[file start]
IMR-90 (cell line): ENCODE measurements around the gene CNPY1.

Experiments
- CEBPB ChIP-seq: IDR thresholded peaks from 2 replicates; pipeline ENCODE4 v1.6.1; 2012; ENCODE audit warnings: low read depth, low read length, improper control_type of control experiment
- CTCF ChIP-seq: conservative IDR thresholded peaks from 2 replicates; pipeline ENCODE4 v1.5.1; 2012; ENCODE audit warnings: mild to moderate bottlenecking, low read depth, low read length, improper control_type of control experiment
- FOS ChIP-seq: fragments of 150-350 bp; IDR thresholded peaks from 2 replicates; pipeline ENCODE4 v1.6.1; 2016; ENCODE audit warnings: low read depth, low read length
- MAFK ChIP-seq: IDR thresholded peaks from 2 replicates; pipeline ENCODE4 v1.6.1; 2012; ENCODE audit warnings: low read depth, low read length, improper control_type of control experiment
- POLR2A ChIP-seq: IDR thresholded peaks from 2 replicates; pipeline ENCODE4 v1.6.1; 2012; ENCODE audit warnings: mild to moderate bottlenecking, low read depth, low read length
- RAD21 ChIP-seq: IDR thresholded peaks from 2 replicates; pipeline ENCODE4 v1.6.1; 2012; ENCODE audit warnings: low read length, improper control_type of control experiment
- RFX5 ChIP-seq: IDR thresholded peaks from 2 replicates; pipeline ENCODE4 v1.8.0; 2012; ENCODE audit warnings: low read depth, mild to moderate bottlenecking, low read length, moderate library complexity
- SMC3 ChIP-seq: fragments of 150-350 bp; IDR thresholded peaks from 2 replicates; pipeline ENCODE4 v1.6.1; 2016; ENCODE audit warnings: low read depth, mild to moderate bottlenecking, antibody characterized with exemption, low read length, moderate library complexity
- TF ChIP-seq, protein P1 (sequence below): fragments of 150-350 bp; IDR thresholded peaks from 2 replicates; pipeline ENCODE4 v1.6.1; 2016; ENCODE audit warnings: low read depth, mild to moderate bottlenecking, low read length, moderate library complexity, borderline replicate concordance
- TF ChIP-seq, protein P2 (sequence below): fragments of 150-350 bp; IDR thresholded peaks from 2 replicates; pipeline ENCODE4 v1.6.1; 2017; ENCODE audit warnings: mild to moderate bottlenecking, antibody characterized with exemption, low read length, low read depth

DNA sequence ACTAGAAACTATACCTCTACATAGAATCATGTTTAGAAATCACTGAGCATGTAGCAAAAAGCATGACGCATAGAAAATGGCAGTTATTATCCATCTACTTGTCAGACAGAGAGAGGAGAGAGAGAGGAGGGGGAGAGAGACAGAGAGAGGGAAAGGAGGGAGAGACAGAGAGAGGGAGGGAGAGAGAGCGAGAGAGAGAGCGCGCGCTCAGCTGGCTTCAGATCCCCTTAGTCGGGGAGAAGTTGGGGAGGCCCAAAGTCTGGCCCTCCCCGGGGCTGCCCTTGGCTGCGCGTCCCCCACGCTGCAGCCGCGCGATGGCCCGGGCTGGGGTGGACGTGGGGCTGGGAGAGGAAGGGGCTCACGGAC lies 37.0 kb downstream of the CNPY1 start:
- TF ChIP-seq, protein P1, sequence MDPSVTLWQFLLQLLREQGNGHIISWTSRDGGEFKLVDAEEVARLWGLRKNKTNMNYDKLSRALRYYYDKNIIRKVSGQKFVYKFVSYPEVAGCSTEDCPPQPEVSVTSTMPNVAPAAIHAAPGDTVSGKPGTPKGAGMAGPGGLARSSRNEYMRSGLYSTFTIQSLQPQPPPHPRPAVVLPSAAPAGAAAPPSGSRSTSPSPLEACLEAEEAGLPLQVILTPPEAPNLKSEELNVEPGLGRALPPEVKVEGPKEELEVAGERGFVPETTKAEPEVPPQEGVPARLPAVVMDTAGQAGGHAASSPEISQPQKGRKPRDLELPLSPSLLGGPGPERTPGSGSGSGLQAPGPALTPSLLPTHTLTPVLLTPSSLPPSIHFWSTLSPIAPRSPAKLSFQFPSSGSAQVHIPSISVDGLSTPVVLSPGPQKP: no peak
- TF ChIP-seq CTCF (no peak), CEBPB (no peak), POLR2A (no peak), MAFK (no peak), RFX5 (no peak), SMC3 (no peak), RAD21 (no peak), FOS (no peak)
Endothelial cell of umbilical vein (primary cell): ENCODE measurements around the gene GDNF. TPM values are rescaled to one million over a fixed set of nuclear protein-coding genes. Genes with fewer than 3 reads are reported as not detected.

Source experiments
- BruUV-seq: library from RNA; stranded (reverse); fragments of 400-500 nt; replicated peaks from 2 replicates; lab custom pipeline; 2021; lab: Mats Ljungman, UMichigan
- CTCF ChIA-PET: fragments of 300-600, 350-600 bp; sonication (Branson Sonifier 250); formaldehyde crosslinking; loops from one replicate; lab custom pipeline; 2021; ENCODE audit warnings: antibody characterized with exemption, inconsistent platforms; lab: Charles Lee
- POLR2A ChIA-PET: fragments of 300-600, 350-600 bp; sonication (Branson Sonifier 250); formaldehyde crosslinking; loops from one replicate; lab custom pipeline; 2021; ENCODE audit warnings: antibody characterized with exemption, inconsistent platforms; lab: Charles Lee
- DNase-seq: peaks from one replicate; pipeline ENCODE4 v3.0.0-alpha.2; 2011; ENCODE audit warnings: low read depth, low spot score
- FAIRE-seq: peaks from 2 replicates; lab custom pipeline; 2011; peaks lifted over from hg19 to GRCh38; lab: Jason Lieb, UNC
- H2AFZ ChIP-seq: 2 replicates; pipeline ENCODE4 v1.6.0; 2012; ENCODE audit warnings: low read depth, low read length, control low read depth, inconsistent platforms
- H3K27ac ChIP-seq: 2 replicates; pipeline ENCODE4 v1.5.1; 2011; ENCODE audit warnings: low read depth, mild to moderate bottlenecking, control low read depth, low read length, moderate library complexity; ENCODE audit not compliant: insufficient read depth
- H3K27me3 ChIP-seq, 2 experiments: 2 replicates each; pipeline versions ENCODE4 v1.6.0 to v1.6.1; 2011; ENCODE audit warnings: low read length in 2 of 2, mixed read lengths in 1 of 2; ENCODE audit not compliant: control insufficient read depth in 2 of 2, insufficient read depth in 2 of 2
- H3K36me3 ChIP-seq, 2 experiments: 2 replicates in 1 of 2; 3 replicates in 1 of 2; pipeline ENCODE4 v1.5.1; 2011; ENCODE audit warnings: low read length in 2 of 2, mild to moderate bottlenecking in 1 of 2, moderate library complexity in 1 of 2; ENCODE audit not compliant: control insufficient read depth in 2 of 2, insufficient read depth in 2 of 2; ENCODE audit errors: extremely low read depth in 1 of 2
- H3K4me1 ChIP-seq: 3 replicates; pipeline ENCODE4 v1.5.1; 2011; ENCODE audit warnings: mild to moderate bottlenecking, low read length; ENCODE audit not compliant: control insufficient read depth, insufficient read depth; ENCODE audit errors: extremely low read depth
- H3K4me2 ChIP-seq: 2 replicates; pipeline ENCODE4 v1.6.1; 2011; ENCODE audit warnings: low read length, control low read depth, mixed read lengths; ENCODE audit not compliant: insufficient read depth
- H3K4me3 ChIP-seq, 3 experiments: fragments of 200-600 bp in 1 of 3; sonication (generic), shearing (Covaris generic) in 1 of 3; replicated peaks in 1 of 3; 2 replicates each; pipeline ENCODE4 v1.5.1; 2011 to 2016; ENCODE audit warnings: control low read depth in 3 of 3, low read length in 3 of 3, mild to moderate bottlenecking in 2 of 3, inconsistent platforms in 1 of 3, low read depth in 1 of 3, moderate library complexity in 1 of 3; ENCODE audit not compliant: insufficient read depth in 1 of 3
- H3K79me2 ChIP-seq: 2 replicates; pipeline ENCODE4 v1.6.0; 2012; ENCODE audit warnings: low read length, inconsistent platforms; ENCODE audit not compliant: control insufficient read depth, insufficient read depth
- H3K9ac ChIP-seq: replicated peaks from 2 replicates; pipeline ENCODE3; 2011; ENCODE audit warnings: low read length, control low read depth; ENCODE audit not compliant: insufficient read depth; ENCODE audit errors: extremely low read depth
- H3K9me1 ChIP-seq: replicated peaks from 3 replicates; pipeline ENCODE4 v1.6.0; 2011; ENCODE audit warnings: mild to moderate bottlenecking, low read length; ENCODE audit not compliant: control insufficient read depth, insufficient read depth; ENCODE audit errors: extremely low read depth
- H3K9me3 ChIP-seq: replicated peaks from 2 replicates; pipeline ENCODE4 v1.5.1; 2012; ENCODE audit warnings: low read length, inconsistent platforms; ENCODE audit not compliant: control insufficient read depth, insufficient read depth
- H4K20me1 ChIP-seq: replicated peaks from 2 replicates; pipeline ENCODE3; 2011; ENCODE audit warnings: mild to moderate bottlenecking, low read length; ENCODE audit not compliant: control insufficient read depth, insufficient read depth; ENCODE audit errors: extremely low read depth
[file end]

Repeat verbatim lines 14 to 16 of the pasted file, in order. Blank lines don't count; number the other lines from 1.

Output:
- TF ChIP-seq, protein P1, sequence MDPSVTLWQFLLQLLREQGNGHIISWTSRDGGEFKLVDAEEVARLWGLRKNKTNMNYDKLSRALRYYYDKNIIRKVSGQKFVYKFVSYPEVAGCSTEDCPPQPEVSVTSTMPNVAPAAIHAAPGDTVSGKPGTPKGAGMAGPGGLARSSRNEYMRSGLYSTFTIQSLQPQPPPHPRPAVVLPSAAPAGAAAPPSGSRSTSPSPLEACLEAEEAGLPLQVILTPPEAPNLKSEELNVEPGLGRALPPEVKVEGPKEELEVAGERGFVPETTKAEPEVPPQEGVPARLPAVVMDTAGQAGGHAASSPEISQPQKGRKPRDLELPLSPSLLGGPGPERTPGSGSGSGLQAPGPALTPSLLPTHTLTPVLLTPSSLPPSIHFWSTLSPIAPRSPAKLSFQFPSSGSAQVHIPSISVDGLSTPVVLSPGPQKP: no peak
- TF ChIP-seq CTCF (no peak), CEBPB (no peak), POLR2A (no peak), MAFK (no peak), RFX5 (no peak), SMC3 (no peak), RAD21 (no peak), FOS (no peak)
Endothelial cell of umbilical vein (primary cell): ENCODE measurements around the gene GDNF. TPM values are rescaled to one million over a fixed set of nuclear protein-coding genes. Genes with fewer than 3 reads are reported as not detected.